Trekking from Makarabia to Mulit camp
1800m, 16km, ascent 690 metres, descent 592 metres
I think some of my fellow travellers will remember this as the best trekking day of all on the Highlands of Ethiopia trip that I joined with World Expeditions. It is marked by great birdlife and landscapes, beautiful scenery, a most hospitable muslim-run café, and wet feet!
It seems that the beauty of today surprises a few people. As we are heading into the lowlands, the temperatures are quite high, so we look up the shade when we can.
We embark on a steep descent to the Ansiya Wenz River and then have five river crossings. Wet feet are unavoidable and we are asked to keep our boots on. Some of us try to do the first two crossings barefoot or in sandals, but then give up. They too strap on their walking boots again and luckily the sun doesn’t take long to dry our shoes at lunchtime. Some of the river crossings are a bit harder and I’m happy with the guides and muleteers around.
After the fifth river crossing, we are back on the north side of the river and we leave her behind to climb around a bluff and then trek down to cross the Dri River.
As there is a slippery section on this narrow river we cross with care. When we hike back downstream on the other side, we discover a most beautiful deep bathing pool! It’s below a gorge section and is perfect with a powerful little waterfall at the back and a bit of shade around the sides. It is lovely swimming. Back on the trail we see ourselves trekking upstream again. It’s time for lunch which we enjoy in the shade by the river.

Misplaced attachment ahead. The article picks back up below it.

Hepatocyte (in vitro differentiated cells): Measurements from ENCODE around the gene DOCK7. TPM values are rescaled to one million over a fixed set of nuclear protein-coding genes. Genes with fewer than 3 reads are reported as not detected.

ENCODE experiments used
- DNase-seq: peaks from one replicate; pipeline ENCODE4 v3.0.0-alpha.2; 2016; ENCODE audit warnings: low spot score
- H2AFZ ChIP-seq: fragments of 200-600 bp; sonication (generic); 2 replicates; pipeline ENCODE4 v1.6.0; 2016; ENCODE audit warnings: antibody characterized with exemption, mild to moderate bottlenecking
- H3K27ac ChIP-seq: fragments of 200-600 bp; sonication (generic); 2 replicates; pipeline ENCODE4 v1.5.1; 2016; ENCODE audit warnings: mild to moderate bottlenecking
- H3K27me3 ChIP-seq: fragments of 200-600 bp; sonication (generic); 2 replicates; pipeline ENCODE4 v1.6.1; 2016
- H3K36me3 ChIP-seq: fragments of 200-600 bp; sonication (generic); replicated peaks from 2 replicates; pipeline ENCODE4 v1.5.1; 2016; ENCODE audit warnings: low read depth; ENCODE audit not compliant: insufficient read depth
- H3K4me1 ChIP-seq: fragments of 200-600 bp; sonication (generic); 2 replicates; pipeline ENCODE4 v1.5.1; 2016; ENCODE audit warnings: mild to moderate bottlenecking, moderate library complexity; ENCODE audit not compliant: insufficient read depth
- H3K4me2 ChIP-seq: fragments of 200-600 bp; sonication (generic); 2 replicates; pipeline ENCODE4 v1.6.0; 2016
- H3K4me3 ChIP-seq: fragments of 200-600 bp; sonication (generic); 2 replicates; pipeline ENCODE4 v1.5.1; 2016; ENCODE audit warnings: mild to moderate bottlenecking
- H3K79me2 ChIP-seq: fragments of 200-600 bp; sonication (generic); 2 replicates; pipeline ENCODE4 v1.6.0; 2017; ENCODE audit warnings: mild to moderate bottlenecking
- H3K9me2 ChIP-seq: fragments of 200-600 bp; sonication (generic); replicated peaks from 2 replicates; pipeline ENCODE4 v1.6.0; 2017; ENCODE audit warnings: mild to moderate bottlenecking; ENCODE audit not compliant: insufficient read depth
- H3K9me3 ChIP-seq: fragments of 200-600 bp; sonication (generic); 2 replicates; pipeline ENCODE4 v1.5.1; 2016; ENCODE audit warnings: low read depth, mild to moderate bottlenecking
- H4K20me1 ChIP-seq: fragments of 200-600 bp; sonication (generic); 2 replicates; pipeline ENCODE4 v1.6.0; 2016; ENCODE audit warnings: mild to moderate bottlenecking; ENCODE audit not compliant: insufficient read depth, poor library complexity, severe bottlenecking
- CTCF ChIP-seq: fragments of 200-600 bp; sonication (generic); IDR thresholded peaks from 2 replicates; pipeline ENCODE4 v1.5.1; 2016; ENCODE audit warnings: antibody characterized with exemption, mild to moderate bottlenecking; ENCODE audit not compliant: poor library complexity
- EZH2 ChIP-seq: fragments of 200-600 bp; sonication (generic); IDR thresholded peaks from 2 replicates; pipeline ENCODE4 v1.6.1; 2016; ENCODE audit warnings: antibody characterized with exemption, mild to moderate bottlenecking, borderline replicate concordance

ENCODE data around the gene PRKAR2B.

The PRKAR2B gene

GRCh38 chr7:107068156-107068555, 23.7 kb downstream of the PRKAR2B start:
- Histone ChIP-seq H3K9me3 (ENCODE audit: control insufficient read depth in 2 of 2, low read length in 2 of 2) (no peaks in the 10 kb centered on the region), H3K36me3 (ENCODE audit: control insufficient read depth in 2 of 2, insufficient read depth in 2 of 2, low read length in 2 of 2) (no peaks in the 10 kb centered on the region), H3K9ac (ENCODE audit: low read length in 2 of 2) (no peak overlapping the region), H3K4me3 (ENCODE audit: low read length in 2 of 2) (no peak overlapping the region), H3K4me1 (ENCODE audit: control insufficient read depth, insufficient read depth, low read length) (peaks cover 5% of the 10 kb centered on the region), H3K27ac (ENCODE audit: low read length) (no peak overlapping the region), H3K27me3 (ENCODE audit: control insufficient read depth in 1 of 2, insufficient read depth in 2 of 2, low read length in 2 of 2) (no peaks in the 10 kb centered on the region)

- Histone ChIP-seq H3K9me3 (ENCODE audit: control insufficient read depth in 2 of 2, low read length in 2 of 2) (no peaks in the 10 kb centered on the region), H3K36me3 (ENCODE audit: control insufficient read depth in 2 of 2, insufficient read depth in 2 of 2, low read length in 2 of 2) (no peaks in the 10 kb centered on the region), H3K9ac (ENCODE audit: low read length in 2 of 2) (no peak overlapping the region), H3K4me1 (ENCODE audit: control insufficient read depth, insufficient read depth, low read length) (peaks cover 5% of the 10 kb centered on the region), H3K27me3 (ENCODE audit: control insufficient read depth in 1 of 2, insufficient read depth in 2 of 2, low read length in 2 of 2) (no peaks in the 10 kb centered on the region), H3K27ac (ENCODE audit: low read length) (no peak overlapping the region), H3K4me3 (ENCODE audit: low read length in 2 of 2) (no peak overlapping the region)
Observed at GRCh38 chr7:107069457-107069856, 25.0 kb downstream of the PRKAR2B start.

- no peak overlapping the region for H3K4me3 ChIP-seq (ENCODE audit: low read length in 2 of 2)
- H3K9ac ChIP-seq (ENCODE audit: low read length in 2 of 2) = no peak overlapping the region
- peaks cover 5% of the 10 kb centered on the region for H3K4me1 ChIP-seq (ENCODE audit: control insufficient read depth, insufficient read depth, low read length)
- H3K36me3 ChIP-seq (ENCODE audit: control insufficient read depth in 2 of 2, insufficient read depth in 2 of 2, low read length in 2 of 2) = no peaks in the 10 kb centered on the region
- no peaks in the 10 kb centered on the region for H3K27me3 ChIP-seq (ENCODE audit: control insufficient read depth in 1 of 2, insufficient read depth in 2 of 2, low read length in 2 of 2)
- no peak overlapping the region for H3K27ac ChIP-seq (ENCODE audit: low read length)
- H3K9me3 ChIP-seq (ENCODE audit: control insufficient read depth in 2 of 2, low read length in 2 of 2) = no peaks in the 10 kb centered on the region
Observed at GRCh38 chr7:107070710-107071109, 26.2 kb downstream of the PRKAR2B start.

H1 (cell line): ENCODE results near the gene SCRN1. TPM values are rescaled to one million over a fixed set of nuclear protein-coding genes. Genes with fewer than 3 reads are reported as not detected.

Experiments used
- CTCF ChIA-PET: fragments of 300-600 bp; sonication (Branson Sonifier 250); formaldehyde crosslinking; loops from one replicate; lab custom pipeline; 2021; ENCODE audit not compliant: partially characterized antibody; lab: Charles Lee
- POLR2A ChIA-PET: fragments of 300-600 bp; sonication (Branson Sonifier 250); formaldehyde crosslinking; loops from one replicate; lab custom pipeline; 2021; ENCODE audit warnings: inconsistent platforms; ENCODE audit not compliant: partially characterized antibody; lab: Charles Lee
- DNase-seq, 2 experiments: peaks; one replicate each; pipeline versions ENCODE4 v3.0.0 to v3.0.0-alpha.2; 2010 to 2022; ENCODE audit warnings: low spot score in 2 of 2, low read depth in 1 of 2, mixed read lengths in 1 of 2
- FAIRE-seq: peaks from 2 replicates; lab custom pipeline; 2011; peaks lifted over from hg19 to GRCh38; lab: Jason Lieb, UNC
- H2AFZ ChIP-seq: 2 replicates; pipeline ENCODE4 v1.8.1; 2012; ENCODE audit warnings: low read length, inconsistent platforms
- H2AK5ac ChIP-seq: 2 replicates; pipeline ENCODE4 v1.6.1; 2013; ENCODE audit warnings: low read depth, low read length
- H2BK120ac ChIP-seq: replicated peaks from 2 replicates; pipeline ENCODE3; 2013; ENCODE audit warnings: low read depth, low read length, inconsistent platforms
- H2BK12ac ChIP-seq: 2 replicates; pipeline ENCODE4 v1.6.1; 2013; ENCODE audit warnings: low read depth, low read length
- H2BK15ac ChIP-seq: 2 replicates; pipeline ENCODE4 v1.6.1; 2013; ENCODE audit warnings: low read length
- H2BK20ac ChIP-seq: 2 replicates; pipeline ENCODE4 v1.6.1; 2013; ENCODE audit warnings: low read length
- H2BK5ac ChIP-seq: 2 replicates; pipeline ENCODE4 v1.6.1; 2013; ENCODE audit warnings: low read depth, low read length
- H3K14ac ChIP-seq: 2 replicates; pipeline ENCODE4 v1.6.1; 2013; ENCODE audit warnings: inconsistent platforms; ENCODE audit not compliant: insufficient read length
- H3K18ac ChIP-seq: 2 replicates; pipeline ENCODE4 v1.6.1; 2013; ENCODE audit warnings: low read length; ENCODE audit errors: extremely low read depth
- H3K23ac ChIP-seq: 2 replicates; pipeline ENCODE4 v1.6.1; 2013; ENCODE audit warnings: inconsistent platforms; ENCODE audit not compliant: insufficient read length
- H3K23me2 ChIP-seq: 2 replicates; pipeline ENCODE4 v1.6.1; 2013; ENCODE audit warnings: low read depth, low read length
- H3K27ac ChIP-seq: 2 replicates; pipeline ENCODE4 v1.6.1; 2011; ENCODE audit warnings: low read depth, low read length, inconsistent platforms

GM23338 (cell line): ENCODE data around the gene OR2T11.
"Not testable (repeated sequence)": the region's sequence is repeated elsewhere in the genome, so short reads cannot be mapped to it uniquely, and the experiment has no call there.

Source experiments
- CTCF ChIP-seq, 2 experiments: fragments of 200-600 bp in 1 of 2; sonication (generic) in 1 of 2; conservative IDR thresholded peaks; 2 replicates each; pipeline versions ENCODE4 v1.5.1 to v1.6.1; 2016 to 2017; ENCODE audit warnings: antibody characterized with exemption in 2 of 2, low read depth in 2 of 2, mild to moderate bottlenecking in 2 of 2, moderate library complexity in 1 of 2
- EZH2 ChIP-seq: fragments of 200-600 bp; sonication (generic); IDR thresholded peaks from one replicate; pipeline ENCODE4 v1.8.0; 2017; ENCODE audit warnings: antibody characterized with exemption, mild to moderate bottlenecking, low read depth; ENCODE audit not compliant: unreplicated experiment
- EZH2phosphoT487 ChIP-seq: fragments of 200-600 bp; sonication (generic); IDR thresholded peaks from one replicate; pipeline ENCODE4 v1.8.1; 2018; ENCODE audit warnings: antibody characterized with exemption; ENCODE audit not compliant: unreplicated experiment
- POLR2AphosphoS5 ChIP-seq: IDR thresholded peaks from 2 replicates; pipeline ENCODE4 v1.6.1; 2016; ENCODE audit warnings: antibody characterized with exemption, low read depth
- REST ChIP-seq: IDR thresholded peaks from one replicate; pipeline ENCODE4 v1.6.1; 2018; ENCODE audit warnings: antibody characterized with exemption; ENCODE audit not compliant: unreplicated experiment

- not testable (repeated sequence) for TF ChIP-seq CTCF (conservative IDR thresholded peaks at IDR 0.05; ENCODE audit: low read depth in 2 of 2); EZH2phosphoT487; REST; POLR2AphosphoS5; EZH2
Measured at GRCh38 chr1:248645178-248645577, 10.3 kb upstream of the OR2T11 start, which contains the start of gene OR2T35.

It’s been a good day!
A steep sunny ascent follows to Hawaza (400m). Because today was a sunny Ethiopian afternoon and vegetation was reasonably open around the trekking trail, it was a pretty intense ascent for most of us. With some extra rest stops we reach Hawaza School.
And then, something magical! A café corralled in behind a bamboo fence with homemade log seating and shade. We sit drinking sodas, taking a rest from our trek, and eating corn on the cob when the owner comes out of the little café. She performs the long coffee roasting ceremony that is known for Ethiopia: Jebena Buna. Washing the coffee beans, roasting them, crushing them with pestle and mortar, and then boiling them on the fire. The Buna is excellent!
Reluctantly we leave her and her coffee shop behind for another 45 minutes or so of hiking a better undulating path to the homestead where we are camping tonight. The backdrop is made up of rock pinnacles and the views from just outside are amazing at sunset and sunrise.
In the evening we have a campfire party after a starlit dinner. There is a lot of singing and dancing and some local Ethiopians even come in to join. A cute little boy plays the one string Ethiopian violin, called the Masinqo.
*This blog post on trekking in Ethiopia was written by John Millen who joined the trip in October.